Keeping a straight face

Month after month, the nation's largest gay and lesbian magazines feature heterosexual celebrities on their covers. Why?

By David Boyer

Published October 1, 1996 6:10PM (EDT)

Glenn Close, Keanu Reeves, Wesley Snipes, Michael Stipe, Robin Williams, Nathan Lane, Calvin undies model Antonio Saboto, Jr., David Arquette, Newt Gingrich and perennial favorite Roseanne.

And that 's just the covers of Out.

The Advocate has served up Sting, Liza Minelli, Bruce Springsteen, Sharon Stone, Whoopi Goldberg, Jodie Foster and John Travolta, Bill & Newt, Catherine Deneuve, Patrick Swayze, Patrick Stewart, Howard Stern, Emma Thompson and, a few months later, her ex-hubby Kenneth Branagh. The Advocate too found room for Roseanne. In fact, she was the magazine's 1995 "Person on the Year."

As gays and lesbians are increasingly better represented on the tube and the big screen, so it seems are straights on the covers of gay and lesbian magazines. In fact, over the past two years, roughly half of the people who appeared on the covers of the nation's two most popular gay magazines -- Out (48 percent) and the Advocate (57 percent) -- were heterosexuals.

Instead of seeing images of themselves, readers of the gay glossies are treated to the faces of straights playing gays, straights denying gay rumors, straight ladies who sue lesbian magazines, straight ladies who love gay men, straight politicians who hate all gays (and ones that sell them out), as well as straight musicians who write a song or two about a gay person and, most recently, straight hunks who hock underwear to gay men.

So what's the rub? Why would niche publications targeting the gay community choose heterosexuals for the cover?

Jeff Yarbrough, former editor-in-chief of the Advocate, believes it's about giving the people what they want.

"If people bought gay covers we would do more of them," he explains, pointing out that Advocate sales are 40 to 50 percent higher when they feature straights on the cover as opposed to gays. "The readership loves when big, straight superstars talk to them directly. A lot of gay people need the straight world to acknowledge and make them feel good about who they are."

For Out magazine, the motivations are similarly market-driven. "Part of what makes Out a good magazine at this point is that we are responsible -- editorially and financially -- to our bottom line," says Sarah Pettit, editor-in-chief. "At the level of production that we take on, we need to sell a certain number of copies, so we need to respond to what our audience is telling us they want. They're telling us they want people of a certain size and recognizability."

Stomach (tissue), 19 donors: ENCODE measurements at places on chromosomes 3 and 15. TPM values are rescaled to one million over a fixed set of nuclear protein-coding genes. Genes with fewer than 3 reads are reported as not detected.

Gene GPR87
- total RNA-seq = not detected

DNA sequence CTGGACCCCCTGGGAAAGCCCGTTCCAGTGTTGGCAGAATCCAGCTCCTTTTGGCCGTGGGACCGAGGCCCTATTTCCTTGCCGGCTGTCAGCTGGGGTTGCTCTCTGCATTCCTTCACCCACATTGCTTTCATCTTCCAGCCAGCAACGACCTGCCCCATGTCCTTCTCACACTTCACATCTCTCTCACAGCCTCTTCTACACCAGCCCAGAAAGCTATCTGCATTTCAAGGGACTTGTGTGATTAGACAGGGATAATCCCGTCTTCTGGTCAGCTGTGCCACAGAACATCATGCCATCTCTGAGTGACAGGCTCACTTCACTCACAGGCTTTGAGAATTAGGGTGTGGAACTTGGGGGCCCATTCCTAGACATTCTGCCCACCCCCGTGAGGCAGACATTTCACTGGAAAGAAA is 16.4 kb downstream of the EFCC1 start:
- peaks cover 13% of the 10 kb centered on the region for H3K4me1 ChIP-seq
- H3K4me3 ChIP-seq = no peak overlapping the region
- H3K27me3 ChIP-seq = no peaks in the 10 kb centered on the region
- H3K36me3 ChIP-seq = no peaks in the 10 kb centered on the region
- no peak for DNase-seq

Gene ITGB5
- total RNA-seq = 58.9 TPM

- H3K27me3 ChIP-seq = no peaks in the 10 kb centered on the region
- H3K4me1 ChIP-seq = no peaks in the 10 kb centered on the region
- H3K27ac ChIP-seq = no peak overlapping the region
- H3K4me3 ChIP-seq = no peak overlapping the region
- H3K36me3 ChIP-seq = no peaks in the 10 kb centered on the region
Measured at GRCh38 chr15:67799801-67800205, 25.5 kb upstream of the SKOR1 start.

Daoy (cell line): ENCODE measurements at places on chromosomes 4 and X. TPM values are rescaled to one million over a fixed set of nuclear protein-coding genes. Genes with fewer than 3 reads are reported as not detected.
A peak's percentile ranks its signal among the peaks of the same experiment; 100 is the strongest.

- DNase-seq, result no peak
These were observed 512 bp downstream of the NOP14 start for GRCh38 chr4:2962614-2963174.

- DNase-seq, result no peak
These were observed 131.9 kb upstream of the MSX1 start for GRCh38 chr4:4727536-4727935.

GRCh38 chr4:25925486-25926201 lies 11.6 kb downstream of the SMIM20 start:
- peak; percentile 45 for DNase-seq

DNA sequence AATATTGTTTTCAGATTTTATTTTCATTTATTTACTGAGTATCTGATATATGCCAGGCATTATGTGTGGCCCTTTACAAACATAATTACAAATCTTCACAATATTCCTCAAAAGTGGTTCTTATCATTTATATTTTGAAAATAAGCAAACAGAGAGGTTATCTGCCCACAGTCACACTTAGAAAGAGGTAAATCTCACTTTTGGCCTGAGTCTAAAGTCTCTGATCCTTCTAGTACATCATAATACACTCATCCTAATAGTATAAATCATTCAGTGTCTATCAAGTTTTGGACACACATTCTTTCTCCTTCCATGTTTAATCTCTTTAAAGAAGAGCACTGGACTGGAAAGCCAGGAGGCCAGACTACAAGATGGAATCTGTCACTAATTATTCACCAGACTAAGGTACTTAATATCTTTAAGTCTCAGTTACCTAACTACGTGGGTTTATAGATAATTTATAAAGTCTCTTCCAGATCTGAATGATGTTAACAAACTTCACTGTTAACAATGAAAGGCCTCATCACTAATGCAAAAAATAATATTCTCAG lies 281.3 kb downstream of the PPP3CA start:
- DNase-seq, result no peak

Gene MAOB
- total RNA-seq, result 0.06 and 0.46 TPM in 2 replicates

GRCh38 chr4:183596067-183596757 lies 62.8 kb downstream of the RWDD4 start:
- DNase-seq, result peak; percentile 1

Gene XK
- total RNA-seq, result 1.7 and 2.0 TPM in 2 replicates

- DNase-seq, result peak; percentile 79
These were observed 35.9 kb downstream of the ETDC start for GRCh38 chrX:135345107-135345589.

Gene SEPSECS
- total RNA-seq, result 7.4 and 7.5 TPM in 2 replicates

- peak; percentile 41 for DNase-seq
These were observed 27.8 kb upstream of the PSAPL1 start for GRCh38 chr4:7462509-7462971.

Pettit, however, believes it's not the sexuality of the cover person that matters, but the person's recognizability and, thus, ability to move magazines. "Unfortunately, there are not as many well-known out gay faces as there are straight people who may be doing things of interest."

Others take issue with this market-wants-what-the market-wants-cult-of -celebrity strategy. Zelie Pollon, managing editor of the lesbian glossy Curve (formerly Deneuve) suggests it is not readers, but, like most magazines, advertisers that gay magazines have in mind when they decide who to put on the cover: "I don't really buy the argument that there aren't enough high visibility lesbians and gays out there not to have anyone to put on the cover. I do know it is far less threatening to have straight people on your cover. Far less threatening to advertisers and magazine buyers. But I really think a lot of it is for advertisers."

Pollon believes Curve's policy to avoid "straight covers" has hurt ad sales and may have limited its appeal, but is ultimately serving a loyal readership. In the magazine's five-year history, Curve has had one straight person on the cover, Kelly Lynch. "And," adds Pollon, "we got a lot of feedback from people who said 'No, we don't like this, we don't want this.' "

Like Pettit and Yarbrough, Pollon does believe some readers may be getting what they ask for. "I think [straight covers] are appealing to gay people who are going to say, 'This straight person is supporting me.' It's internalized homophobia. But I think [these readers] are a bit deluded to think this is going to change gay and lesbian politics."

Larry Gross, professor at the Annenberg School for Communication, sees magazines like Out and the Advocate wanting to have it both ways: "They want to command a certain loyalty and respect as 'the voice of a movement' yet in all other ways they try to appeal entirely on marketing grounds. At some point you have to make a decision between [the two approaches] or 'the movement side' becomes a tattered fig leaf."

The Advocate seems to be taking this sentiment to heart. A recent cover featuring Judith Light (remember "Who's The Boss?") questioned this trend of "straights for gays," wondering if "our straight allies are helping or hurting our cause?"

In reality, probably a little of both.

David Boyer

David Boyer is a writer living in New York.

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